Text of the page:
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Summary:

3-D virtual world applications for enterprise use will grow into an industry earning $8 billion to $10 billion in annual revenue by 2014, according to a new report from GigaOM Pro (subscription required). Today, virtual worlds are primarily associated with role-playing games and avatar-based chat, but […]

3D Virtual World Enterprise Forecast3-D virtual world applications for enterprise use will grow into an industry earning $8 billion to $10 billion in annual revenue by 2014, according to a new report from GigaOM Pro (subscription required). Today, virtual worlds are primarily associated with role-playing games and avatar-based chat, but analysts Kris Tuttle and Steve Waite say they will gain widespread corporate adoption as a platform for long-distance conferencing and training, job fairs, and other business uses in the years ahead.

Companies are likely to embrace virtual worlds for such applications first, the authors argue, because they offer a cost-effective, productivity-boosting (not to mention “green”) alternative to air travel. After reaching a critical mass in the next 12-24 months and doubling year over year, the industry will soon be earning billions of dollars in annual revenue. (Anticipating skeptics, the authors note that the existing market for online enterprise training and collaboration already earns that much just in direct costs alone.)

As for the major players in this burgeoning space? Tuttle and Waite name IBM and Cisco, two companies that have been developing virtual world/online collaboration solutions for years, with Adobe, Citrix, Oracle, and Dassault Systems as other contenders to watch closely. They also note that the market’s growth will provoke fierce competition among the many enterprise virtual world solutions already out there — OLIVE, Second Life, OpenSimulator, Project Wonderland, to name just a few — leading to a shakeout in the industry. After this tumult, a few dominant behemoths and successful niche players will emerge, though it’s still unclear if the winners are already on the market, or still in development.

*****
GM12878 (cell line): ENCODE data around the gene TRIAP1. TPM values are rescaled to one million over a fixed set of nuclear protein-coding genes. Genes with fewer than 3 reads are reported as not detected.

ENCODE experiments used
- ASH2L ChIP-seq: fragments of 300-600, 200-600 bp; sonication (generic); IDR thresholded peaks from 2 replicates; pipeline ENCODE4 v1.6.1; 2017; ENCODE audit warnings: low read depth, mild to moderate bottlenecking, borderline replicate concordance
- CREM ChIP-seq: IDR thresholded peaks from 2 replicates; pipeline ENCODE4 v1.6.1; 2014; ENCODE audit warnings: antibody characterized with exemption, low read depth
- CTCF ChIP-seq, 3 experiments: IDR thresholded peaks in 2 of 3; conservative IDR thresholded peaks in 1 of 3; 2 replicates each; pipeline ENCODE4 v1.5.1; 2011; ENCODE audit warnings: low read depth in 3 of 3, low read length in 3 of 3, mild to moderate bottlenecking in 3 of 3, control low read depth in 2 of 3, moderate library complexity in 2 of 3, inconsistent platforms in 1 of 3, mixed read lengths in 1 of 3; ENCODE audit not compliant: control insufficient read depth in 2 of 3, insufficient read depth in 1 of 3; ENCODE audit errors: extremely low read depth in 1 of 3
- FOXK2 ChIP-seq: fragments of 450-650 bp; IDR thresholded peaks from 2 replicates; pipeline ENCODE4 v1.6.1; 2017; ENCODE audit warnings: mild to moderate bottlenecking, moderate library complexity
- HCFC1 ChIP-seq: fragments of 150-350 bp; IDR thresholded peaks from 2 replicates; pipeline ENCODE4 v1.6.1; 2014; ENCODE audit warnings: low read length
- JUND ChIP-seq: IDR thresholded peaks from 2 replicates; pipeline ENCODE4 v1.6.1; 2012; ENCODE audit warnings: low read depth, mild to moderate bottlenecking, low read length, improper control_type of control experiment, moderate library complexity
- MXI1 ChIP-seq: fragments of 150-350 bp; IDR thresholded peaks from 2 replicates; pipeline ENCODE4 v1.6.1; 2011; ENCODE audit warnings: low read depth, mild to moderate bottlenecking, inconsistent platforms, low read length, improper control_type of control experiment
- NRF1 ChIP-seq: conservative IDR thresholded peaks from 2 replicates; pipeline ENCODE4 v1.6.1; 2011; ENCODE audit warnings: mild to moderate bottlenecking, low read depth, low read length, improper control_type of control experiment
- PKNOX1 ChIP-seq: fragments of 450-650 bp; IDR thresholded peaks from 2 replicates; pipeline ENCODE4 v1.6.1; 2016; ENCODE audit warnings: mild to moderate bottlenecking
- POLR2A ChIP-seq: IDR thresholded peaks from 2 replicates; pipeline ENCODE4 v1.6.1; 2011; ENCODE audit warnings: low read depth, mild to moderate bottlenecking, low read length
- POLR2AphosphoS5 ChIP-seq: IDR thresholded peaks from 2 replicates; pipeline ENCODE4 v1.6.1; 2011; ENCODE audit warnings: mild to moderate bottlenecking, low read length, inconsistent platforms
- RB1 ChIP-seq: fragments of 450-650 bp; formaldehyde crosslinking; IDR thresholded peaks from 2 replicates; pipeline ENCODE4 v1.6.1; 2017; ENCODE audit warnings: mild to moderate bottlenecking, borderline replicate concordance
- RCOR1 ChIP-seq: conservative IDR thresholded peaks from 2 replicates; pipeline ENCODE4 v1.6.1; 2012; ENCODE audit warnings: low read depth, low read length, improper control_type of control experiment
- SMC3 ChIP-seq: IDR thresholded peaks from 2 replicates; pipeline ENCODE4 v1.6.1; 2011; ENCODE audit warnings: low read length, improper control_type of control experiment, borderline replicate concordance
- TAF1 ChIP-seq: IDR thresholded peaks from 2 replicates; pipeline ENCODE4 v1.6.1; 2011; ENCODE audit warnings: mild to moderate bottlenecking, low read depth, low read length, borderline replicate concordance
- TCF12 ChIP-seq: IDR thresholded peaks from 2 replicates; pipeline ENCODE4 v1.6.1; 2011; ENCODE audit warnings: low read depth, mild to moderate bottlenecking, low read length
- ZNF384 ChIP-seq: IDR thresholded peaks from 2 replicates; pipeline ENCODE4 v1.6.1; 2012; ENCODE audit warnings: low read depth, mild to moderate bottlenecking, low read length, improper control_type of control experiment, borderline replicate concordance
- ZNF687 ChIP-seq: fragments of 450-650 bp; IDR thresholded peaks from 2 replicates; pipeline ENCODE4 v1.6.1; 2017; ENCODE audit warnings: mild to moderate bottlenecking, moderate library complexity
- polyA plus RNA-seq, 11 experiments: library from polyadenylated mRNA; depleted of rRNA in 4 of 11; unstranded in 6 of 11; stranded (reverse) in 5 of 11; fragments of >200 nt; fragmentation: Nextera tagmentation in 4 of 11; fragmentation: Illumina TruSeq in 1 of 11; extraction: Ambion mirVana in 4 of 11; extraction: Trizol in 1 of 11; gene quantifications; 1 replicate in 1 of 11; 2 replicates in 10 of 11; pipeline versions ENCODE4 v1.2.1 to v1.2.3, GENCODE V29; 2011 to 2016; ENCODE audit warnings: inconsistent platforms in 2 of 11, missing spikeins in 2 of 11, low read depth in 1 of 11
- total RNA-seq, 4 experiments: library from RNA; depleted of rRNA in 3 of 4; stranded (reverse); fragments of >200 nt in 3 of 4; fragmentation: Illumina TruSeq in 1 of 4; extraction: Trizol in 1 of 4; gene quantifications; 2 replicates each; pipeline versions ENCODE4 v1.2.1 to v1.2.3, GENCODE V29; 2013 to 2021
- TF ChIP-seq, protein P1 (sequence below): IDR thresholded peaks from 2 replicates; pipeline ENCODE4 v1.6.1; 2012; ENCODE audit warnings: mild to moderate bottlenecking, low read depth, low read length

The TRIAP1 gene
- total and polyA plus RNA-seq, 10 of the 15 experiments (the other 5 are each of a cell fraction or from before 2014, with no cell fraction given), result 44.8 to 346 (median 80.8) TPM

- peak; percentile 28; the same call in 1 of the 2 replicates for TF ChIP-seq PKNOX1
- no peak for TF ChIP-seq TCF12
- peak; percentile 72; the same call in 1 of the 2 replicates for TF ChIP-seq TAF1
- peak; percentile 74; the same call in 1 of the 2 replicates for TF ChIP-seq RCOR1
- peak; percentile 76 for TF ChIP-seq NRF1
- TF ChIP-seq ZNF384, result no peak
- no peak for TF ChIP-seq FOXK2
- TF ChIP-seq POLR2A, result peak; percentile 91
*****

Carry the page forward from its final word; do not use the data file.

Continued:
In any case, the report recommends that companies large and small should immediately start pilot programs based around virtual worlds. “Because the technology is delivering cost savings and improved operations,” they argue, “the time to begin is now.”

Tuttle and Waite’s full report, “Virtual Worlds for the Enterprise Market,” is now available on GigaOM Pro (subscription required).

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  1. By 3D virtual world, you mean something like Second Life right? I don’t get why corporates would need it? Could you offer use cases for this? I didn’t understand the job fairs example…

  2. Wagner James Au Tuesday, October 6, 2009

    Here’s a post I wrote about virtual job fairs:

    http://gigaom.com/2007/06/20/here-come-virtual-world-trade-shows-seriously/

    Amazon had one in SL last July, it was packed:

    http://nwn.blogs.com/nwn/2009/07/amazon-job-fair.html

  3. This article seems to be entirely based on conjecture. The numbers don’t seem justifiable to me unless some major behavioural shift takes place, which would be, at best, an even money bet!
    If the Sex industry isn’t using them yet, to any large extent, it will be a long time before other businesses do.

  4. Enterprise Virtual Worlds to See Real-World Growth « Managing in Information-Intensive Companies Wednesday, October 7, 2009

    [...] light of our Enterprise collaboration tool assignment, I came across an article projecting the growth of 3D virtual world applications. While virtual worlds are primarily [...]

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